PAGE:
The INTA board heads to New Delhi INTA has announced it will be holding a workshop focused on trademark-related trends and opportunities in India on 25 September in New Delhi. The workshop, Made in India: Evolving Trends in Brand Protection, will cap off the association’s first-ever board of directors meeting in the country. The full-day workshop will consist of four educational sessions that explore emerging trademark protection and litigation trends in India, the need for a National IPR Centre, graphical representation in non-traditional marks, and the impact of artificial intelligence and blockchain on the practice of IP law. “All eyes should be on India right now,” stated INTA CEO Etienne Sanz de Acedo. “With India’s emergence as an innovation hub and its advancements in intellectual property, INTA is excited to bring the Board of Directors to the country for the first time and to end the visit with a workshop that will provide valuable insights into this evolving landscape.” (TL)

Office radar:

WIPO offers mediation incentive WIPO’s Arbitration and Mediation Center (WIPO Center) has announced that, effective immediately, it will offer reduced rates to businesses and creators who opt for mediation as an alternative dispute resolution to resolve any copyright disputes in Singapore. This effort is driven by the Intellectual Property Office of Singapore (IPOS) in a bid to strengthen the country’s position as the region’s alternative dispute resolution hub. Currently, parties with an existing dispute before IPOS involving patents, registered designs and trademarks already enjoy reduced rates when they choose the WIPO Center as their mediation provider – making the move to extend the reduced rates to copyright disputes a natural one. Mark Lim, director of hearings and mediation at IPOS said: “The creative community is a key sector driving innovation and economic output. Inevitably, disputes can arise over the use, licensing and ownership of intellectual property. With WIPO Center’s reduced rates now extended to copyright disputes, stakeholders in the creative industries will enjoy a practical, efficient and cost-effective avenue to resolve their disputes, with the assurance that settlements can be readily enforced.” (TL)

WIPO’s Francis Gurry celebrates International Day of the World’s Indigenous Peoples – Francis Gurry, director general of WIPO, has published a message celebrating the International Day of the World’s Indigenous People. The message brought attention to the measures taken to extend indigenous people IP rights over their traditional knowledge. This year’s theme, Indigenous Languages, was particularly relevant to WIPO’s efforts to make resources available in indigenous languages. The WIPO animation ‘The Adventures of the Yakuanoi: Navigating Traditional Knowledge and Intellectual Property’ has been translated into several indigenous languages and was launched in the language Inuktitut at a practical workshop involving indigenous peoples from the Arctic region held in Iqaluit, Canada. The WIPO Intergovernmental Committee on IP and Genetic Resources, Traditional Knowledge and Folklore (IGC) also has begun to formulate recommendations for the renewal of its mandate for the next two years. (JW)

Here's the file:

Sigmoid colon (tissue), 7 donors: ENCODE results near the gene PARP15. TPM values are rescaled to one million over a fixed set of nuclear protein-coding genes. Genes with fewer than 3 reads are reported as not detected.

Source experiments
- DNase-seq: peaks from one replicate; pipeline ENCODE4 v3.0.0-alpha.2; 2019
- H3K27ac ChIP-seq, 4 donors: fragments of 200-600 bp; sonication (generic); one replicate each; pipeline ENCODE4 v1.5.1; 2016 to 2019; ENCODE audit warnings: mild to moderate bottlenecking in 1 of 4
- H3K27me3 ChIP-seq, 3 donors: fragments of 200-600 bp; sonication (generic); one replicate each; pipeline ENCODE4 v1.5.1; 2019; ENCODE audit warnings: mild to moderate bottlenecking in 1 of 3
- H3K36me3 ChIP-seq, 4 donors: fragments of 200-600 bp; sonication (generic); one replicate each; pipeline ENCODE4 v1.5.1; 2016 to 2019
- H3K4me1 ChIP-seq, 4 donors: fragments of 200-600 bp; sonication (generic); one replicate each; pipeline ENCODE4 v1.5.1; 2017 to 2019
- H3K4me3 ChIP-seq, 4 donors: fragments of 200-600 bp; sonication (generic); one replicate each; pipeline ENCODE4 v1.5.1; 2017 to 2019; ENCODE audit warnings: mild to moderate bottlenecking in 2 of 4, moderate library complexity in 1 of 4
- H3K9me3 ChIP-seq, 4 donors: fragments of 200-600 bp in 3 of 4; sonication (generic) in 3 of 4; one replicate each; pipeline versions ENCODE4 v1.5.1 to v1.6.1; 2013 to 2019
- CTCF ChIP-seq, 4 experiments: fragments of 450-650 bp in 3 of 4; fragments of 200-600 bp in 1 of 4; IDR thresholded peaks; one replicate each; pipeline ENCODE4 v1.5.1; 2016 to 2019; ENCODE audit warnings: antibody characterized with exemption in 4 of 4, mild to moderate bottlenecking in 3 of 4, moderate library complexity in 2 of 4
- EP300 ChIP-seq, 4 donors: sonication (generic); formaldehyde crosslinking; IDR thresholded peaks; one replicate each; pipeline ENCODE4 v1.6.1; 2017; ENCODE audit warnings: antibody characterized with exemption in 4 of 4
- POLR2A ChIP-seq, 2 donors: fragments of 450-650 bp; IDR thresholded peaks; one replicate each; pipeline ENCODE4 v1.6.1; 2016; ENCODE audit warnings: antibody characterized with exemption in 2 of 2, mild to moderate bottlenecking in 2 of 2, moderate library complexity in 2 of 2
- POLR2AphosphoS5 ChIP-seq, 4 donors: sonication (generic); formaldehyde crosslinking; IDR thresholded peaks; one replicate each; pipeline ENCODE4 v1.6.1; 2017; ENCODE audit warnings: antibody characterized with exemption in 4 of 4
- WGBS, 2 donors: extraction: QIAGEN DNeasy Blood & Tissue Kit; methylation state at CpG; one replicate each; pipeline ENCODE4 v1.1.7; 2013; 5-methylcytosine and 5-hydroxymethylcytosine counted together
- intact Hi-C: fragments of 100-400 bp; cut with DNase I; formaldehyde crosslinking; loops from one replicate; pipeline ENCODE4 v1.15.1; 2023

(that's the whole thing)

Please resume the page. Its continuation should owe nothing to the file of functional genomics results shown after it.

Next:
CNIPA opens office in capital of Tibet – China’s National Intellectual Property Administration (CNIPA) has established its 34th patent office in Lhasa, the capital city of Tibet. Plans were approved in 2017 and the office opened its doors on 29 July 2019 with the goal of stimulating IP protection in the region. (JW)

Media watch:

Professor Shamnad Basheer, founder of SpicyIP, passes away –  SpicyIP has posted the sad news that Professor (Dr) Shamnad Basheer has passed away in an accident. Founder and chief mentor at SpicyIP, Basheer also established Increasing Diversity by Increasing Access (IDIA Law). The non-profit organisation brought access to law careers for marginalised groups across India. A memorial service will be held at the academic block of NLSIU, Bangalore, at 4 pm, on Saturday (August 10). WTR sends its condolences to his family and friends. (JW)

On the move:

Womble Bond Dickinson continues IP hiring spree – Womble Bond Dickinson has hired another IP attorney, John Forcier, who has been appointed of counsel. He is experienced in patent portfolio development, litigation, due diligence as well as transactions and licensing. Forcier specialises in the life sciences, chemical and tech industries. He will be practicing out of the Boston office. (BD)

And finally…

Get the inside track on brand protection online – WTR is pleased to announce that, following a sold-out debut in Chicago, its Brand Protection Online event is heading to London on 14 October. A unique forum for brand professionals to discuss solutions to the challenges that arise when protecting trademarks online and share insight on how to prioritise enforcement efforts, the event programme will cover:

  • Developing a state-of-the-art online brand protection strategy
  •  Fighting infringement on e-commerce sites
  • Brand protection strategies for social networks and apps
  • Managing the changing domain name landscape
  • Data privacy and GDPR: working within the rules

Delegate places at the event cost £495 (excluding VAT) but – until 6 September – a saving of £100 is available when using the following code: BPO100. To register for Brand Protection Online Europe, click here.

Jonathan Walfisz

Reporter | World Trademark Review

[email protected]

London